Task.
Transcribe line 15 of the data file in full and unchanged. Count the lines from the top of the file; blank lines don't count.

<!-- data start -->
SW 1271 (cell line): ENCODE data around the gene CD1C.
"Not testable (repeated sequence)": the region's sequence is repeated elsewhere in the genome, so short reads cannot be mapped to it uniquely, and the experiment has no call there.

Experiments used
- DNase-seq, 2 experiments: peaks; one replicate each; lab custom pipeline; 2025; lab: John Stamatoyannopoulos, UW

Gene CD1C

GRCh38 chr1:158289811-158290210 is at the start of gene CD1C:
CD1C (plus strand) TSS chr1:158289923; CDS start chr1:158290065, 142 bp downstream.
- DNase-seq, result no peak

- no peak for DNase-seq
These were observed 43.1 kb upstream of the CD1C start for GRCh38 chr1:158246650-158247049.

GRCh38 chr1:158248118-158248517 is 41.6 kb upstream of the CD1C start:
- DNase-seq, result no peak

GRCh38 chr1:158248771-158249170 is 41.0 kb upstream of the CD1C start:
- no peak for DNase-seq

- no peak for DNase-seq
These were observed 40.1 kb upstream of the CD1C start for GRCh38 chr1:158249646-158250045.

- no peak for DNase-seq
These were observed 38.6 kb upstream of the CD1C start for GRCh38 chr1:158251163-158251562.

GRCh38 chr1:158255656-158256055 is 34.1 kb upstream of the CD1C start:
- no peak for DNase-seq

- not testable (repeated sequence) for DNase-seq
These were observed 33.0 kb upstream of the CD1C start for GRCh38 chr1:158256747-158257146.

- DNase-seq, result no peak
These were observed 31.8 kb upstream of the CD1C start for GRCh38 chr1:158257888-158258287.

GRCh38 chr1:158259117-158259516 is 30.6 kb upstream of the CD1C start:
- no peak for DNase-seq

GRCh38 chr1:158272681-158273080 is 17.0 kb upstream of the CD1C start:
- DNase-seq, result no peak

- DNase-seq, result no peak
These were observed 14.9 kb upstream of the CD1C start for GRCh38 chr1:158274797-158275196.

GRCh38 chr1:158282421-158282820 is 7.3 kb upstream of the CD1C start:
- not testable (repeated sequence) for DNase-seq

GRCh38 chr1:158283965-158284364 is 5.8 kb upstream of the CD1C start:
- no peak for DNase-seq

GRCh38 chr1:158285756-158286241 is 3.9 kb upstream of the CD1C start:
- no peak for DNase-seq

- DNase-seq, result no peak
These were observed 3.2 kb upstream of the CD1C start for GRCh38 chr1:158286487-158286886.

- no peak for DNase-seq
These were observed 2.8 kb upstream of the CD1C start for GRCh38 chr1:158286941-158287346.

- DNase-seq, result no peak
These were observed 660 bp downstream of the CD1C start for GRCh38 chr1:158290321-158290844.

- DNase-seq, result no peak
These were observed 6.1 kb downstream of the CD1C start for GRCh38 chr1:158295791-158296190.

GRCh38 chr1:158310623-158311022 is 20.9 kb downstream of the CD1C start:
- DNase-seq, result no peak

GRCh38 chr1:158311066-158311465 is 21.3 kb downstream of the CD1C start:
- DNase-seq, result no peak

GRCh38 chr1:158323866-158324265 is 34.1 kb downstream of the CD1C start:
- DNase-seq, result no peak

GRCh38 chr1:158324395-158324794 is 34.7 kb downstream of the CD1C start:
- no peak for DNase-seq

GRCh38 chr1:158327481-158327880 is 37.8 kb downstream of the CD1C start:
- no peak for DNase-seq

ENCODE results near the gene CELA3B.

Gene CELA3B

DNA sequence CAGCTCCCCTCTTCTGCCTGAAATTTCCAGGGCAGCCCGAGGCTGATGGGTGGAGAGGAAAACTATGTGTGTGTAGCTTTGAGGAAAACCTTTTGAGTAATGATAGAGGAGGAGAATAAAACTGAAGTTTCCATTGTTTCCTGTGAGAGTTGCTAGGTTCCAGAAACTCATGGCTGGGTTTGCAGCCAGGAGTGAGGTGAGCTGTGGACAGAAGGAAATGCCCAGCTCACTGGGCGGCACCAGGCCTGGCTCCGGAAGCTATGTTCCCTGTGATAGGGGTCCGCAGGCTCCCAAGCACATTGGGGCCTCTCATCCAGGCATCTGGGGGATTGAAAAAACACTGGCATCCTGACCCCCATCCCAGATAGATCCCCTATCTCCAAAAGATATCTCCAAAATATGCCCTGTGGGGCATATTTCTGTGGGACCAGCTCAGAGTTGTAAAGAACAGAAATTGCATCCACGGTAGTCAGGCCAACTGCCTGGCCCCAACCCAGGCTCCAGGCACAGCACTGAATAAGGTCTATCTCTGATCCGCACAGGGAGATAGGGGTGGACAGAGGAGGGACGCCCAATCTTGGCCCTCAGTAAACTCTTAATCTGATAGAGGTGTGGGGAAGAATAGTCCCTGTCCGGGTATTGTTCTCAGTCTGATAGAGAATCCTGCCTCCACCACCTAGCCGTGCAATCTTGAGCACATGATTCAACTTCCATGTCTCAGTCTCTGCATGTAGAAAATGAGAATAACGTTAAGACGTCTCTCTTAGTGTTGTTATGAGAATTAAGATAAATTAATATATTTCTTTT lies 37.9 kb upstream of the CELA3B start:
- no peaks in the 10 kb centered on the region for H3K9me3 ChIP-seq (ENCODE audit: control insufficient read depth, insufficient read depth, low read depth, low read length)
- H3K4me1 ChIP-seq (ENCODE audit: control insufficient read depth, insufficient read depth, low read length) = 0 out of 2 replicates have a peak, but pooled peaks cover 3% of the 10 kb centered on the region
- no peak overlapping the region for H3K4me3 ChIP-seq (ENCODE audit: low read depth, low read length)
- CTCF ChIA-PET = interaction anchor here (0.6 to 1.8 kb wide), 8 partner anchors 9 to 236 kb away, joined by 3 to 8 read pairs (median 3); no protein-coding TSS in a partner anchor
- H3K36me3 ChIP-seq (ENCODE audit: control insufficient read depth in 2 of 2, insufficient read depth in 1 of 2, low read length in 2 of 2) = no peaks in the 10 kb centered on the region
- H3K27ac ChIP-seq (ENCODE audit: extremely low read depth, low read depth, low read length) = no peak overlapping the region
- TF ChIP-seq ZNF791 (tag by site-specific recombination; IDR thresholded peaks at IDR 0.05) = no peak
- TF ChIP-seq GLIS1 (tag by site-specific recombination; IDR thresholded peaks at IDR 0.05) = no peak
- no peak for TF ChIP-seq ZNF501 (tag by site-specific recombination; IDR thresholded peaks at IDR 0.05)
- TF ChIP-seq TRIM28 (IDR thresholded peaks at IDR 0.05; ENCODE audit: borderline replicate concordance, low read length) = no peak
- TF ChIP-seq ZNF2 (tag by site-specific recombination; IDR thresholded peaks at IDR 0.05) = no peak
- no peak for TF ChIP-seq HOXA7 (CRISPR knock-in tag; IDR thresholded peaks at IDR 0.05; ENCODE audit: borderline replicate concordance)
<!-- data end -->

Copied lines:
- no peak for DNase-seq